- In 2009, Justin Brown was arrested for impersonating a model named Bree Condon on the dating site Seekingmillionaire.com. Unlike many scams perpetrated on social networking sites, Mr. Brown impersonated a real model and assumed her real name. Ms. Condon hired a private investigator who ultimately alerted police to the fraud that her name, likeness, and professional photographs were being used in the scam until Mr. Brown was arrested. Investigators later learned that Mr. Brown had phone conversations with wealthy men in exchange for money and gifts (iPhone® and $15,000 cash). The scam is an exception considering the care that Mr. Brown took and demonstrates what can be perpetrated by a lone individual. Mr. Brown said that he created a plausible biography of Ms. Condon by using her online biographical information. While the following did not occur on a social media site discussed yet in this paper, the exact scenario could happen on any social networking site.
While it’s impossible to completely safeguard yourself from being victimized online, the following tips can give you reasonable protection from being victimized on a social media site.
- Use caution when you click links that you receive in messages from your friends on your social website. Treat links in messages on these sites as you would links in email messages.
- Know what you’ve posted about yourself. A common way that hackers break into financial or other accounts is by clicking the “Forgot your password?” link on the account login page. To break into your account, they search for the answers to your security questions, such as your birthday, home town, high school class, or mother’s middle name. If the site allows, make up your own password questions, and don’t draw them from material anyone could find with a quick search.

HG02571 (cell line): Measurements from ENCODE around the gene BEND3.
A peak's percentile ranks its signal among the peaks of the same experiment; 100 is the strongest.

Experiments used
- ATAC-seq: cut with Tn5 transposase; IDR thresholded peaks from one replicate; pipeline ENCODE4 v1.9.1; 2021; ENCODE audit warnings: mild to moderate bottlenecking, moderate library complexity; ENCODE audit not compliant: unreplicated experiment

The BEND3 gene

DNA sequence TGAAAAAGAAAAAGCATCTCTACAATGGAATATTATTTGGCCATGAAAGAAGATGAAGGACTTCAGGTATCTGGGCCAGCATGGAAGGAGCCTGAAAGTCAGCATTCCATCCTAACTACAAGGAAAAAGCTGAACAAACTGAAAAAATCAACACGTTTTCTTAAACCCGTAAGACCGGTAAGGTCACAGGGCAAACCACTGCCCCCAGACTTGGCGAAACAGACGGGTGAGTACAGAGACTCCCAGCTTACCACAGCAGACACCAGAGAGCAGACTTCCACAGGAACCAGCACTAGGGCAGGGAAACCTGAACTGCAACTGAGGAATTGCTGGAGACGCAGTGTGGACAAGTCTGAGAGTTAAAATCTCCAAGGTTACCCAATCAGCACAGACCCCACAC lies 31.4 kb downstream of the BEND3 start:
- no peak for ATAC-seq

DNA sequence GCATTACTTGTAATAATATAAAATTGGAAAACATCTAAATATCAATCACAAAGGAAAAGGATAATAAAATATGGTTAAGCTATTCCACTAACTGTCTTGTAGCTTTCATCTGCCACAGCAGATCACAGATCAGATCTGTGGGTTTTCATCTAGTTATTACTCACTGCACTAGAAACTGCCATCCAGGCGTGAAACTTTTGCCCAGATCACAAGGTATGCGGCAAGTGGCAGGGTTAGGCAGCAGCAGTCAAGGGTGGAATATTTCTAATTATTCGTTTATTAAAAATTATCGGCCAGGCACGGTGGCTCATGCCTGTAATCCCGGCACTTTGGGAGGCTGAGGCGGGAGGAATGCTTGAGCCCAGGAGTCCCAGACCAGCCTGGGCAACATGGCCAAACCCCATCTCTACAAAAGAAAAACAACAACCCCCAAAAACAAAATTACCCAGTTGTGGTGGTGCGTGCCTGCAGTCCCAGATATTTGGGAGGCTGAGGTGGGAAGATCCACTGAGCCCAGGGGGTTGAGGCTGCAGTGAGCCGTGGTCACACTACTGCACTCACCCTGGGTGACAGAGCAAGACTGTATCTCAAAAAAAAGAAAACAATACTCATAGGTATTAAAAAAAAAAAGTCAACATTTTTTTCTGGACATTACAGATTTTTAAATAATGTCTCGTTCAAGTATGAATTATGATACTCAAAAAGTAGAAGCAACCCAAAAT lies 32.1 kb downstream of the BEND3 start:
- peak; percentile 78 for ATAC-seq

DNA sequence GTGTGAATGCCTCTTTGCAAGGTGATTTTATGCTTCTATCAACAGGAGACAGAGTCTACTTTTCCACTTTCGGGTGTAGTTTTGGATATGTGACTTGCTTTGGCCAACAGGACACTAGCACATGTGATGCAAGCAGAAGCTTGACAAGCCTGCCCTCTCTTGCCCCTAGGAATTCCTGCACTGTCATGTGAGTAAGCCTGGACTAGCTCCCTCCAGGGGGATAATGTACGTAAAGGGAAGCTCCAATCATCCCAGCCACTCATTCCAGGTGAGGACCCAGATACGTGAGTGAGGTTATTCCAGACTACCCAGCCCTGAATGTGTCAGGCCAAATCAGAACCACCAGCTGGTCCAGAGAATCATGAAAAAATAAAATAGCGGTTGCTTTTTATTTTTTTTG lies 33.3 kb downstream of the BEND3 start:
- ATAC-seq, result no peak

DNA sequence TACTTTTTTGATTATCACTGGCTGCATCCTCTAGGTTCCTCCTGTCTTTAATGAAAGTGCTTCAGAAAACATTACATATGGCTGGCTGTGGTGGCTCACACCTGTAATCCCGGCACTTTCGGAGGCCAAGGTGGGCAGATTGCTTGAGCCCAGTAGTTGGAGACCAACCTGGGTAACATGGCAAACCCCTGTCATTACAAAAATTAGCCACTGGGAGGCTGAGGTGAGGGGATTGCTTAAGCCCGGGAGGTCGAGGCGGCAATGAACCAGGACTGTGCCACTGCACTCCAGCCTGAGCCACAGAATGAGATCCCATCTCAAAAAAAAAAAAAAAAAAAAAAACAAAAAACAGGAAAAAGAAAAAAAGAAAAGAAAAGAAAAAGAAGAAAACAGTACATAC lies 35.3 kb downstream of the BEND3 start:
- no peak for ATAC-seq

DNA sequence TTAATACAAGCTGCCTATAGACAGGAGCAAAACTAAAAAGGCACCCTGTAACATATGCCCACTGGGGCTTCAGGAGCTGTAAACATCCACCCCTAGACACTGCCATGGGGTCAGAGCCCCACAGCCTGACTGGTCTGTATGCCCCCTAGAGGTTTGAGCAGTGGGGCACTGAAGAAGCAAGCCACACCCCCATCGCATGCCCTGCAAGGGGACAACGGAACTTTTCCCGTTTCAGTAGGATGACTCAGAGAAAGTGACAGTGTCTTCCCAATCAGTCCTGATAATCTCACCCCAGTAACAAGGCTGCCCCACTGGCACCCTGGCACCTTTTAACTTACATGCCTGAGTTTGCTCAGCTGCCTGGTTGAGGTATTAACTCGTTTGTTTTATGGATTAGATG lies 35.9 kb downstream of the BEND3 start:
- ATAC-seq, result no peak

- Don’t trust that a message is really from who it says it’s from. Hackers can break into accounts and send messages that look like they’re from your friends, but aren’t. If you suspect that a message is fraudulent, use an alternate method to contact your friend to find out. This includes invitations to join new social networks.
- To avoid giving away email addresses of your friends, do not allow social networking services to scan your email address book. When you join a new social network, you might receive an offer to enter your email address and password to find out if your contacts are on the network. The site might use this information to send email messages to everyone in your contact list or even everyone you’ve ever sent an email message to with that email address. Social networking sites should explain that they’re going to do this, but some do not.
- Type the address of your social networking site directly into your browser or use your personal bookmarks. If you click a link to your site through email or another website, you might be entering your account name and password into a fake site where your personal information could be stolen.
- Be selective about who you accept as a friend on a social network. Identity thieves might create fake profiles in order to get information from you.
- Assume that everything you put on a social networking site is permanent. Even if you can delete your account, anyone on the Internet can easily print photos or text or save images and videos to a computer.
- Be careful about installing extras on your site. Many social networking sites allow you to download third-party applications that let you do more with your personal page. Criminals sometimes use these applications to steal your personal information. To download and use third party applications safely, take the same safety precautions that you take with any other program or file you download from the Web.
- Turn the geo-tagging feature off. This is the most direct solution and you can find out how to do this for most phones. 
- ‘Social Media- new and emerging crimes are committed online’ [Online] (https://www.leathesprior.co.uk/news/social-media-new-and-emerging-crimes-that-are-being-committed-online) Accessed on 26/7/2018.
- ‘Types of Social Media Crimes’ [Online] (https://blogs.findlaw.com/blotter/2017/02/5-common-types-of-social-media-crime.html) Accessed on 26/7/201.
- ‘Criminal Use of Social Media (2011)’ [Online] (https://www.nationalpublicsafetypartnership.org/clearinghouse/Content/ResourceDocuments/Criminal%20Use%20of%20Social%20Media.pdf) Accessed on 29/7/2018.